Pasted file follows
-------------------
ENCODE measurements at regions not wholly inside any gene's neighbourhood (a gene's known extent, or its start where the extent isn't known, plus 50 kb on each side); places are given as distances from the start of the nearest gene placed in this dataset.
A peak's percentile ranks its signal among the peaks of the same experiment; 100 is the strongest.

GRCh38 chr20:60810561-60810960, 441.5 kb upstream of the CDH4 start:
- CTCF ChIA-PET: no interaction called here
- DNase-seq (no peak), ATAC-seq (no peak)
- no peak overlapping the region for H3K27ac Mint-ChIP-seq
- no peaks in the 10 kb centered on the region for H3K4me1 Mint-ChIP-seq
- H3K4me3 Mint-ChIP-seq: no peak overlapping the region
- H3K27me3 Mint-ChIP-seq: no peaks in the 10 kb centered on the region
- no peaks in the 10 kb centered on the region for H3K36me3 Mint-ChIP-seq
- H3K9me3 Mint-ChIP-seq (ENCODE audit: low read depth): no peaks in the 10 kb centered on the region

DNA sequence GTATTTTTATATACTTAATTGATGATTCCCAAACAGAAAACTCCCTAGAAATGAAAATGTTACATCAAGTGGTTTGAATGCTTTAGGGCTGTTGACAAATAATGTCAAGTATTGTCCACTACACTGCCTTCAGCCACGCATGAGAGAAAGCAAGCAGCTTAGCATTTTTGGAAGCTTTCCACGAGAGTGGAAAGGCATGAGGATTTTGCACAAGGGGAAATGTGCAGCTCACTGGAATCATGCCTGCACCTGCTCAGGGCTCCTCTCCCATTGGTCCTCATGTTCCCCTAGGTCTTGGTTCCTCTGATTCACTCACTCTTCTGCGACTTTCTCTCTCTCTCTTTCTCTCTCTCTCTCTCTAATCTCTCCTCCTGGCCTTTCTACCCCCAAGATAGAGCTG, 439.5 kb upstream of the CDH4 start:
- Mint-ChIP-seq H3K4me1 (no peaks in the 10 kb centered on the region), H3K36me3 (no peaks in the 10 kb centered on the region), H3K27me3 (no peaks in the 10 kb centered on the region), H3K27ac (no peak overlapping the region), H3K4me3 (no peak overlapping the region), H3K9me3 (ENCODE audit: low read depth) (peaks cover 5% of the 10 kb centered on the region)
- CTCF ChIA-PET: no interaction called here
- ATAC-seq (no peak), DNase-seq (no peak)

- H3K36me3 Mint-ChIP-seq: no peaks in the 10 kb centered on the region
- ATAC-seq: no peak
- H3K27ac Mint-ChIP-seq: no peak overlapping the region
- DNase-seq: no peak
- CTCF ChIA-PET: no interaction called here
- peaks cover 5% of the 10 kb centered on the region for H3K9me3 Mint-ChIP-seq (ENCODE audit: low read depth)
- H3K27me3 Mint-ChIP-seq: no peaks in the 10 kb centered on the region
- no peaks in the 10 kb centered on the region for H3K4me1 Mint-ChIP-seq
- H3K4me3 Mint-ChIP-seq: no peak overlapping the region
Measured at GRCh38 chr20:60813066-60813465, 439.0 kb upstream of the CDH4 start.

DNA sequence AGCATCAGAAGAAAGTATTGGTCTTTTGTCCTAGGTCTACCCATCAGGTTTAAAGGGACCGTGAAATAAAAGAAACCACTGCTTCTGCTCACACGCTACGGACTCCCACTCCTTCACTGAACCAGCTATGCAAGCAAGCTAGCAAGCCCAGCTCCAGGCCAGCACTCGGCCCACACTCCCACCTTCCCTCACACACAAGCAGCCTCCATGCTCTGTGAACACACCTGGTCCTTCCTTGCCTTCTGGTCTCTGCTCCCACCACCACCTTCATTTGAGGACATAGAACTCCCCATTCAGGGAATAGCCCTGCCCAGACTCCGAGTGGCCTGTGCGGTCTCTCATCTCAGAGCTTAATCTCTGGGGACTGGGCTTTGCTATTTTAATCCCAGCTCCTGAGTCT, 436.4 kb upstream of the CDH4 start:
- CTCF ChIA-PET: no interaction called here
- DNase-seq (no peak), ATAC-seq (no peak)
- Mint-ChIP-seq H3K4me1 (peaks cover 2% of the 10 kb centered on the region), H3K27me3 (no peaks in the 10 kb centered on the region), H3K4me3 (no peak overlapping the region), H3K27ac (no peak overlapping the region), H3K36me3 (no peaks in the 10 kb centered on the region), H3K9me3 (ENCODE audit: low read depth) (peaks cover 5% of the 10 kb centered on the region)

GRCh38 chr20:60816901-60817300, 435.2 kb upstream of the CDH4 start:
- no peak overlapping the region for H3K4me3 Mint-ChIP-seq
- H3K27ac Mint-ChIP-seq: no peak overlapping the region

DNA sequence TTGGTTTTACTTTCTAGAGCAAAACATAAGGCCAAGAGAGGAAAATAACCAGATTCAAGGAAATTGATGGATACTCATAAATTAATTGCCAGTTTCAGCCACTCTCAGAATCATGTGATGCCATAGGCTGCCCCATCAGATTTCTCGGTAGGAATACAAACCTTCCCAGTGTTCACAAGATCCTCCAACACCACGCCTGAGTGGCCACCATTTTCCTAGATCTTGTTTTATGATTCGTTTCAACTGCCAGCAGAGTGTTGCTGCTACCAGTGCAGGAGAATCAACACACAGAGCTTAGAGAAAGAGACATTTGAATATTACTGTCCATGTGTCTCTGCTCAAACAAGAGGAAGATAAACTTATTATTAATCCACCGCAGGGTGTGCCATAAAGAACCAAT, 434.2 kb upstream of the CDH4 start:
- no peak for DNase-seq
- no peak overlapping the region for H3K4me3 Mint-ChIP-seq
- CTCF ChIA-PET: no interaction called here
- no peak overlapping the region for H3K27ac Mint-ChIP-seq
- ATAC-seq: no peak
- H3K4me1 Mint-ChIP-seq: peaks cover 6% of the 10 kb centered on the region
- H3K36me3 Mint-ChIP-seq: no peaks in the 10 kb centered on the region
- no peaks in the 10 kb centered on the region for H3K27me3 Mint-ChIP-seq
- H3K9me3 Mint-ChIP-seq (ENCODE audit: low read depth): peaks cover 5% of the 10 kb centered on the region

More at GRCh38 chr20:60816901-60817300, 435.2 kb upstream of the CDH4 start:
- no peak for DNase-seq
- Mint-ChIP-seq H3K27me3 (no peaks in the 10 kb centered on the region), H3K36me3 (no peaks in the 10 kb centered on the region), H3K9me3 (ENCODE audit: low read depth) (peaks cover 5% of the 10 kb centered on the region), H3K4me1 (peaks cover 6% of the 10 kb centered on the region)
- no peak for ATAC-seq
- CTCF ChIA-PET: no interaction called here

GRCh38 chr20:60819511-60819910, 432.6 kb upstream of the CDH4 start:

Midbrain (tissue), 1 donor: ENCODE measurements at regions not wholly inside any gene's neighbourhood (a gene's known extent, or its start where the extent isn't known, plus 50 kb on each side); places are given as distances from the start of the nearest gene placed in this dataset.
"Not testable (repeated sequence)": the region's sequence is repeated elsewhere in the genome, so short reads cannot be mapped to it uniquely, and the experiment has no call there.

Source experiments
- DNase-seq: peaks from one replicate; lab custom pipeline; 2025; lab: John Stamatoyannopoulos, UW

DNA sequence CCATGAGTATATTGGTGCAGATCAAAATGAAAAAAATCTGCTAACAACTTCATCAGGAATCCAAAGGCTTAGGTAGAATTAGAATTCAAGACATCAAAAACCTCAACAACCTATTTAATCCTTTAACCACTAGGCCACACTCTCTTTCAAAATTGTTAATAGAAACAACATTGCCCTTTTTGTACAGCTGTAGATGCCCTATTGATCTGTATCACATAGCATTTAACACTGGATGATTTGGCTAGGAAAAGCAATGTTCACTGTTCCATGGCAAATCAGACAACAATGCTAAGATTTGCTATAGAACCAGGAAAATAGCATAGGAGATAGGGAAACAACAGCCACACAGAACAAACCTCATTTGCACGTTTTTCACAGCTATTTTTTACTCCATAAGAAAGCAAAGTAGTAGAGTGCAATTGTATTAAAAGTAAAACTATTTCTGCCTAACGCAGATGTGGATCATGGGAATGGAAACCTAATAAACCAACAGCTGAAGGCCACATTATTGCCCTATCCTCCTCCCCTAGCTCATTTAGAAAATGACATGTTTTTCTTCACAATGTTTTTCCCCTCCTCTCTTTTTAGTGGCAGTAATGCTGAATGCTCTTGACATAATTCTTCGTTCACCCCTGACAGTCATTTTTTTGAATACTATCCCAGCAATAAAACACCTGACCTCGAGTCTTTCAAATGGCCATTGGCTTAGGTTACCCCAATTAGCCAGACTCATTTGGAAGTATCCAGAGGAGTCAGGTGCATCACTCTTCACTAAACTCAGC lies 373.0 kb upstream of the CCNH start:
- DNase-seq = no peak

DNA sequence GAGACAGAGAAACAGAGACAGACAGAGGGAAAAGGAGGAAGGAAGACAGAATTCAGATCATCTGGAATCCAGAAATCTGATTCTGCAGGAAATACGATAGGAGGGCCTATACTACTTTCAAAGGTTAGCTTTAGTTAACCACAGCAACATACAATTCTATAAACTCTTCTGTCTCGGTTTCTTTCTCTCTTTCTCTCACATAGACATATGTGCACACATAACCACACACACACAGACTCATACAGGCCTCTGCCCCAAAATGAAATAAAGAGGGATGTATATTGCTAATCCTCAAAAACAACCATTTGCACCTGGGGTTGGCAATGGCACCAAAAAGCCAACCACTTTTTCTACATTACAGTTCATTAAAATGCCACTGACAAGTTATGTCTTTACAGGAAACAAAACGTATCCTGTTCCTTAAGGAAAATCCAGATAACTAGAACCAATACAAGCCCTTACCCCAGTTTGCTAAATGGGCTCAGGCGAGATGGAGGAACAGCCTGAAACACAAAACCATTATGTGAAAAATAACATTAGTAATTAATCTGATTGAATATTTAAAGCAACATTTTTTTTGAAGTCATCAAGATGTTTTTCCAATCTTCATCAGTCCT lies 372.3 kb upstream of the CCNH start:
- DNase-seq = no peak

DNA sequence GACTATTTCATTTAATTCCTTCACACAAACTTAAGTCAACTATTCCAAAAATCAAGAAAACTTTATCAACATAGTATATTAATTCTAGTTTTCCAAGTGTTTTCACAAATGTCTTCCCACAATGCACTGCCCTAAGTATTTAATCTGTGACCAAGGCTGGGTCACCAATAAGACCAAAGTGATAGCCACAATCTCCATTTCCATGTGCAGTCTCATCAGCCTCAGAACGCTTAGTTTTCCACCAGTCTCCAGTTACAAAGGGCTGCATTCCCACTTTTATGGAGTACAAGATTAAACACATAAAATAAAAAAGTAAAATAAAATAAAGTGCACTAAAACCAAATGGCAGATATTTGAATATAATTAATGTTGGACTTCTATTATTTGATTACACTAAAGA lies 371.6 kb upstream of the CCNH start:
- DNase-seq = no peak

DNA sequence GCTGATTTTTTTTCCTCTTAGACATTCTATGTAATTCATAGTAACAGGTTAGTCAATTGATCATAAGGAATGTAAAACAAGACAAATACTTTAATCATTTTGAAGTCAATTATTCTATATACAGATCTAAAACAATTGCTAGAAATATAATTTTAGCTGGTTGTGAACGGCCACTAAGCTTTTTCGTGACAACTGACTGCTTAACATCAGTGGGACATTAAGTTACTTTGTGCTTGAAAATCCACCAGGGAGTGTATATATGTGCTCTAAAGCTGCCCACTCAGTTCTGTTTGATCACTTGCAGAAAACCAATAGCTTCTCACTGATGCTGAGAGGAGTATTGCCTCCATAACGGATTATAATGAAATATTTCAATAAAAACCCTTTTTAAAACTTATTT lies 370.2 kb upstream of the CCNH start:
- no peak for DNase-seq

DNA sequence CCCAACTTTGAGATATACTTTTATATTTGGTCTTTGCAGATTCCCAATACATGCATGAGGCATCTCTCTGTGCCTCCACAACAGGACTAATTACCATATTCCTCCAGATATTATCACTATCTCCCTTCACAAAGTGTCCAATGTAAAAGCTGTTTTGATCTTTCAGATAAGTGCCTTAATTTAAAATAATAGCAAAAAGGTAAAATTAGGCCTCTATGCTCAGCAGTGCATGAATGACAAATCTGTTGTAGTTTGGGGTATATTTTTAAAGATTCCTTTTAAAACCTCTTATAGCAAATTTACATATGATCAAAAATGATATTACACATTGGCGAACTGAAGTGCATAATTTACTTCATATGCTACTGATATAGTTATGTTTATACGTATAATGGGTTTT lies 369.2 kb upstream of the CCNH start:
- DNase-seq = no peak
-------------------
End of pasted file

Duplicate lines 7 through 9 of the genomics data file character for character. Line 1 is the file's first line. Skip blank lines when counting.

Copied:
- no peaks in the 10 kb centered on the region for H3K4me1 Mint-ChIP-seq
- H3K4me3 Mint-ChIP-seq: no peak overlapping the region
- H3K27me3 Mint-ChIP-seq: no peaks in the 10 kb centered on the region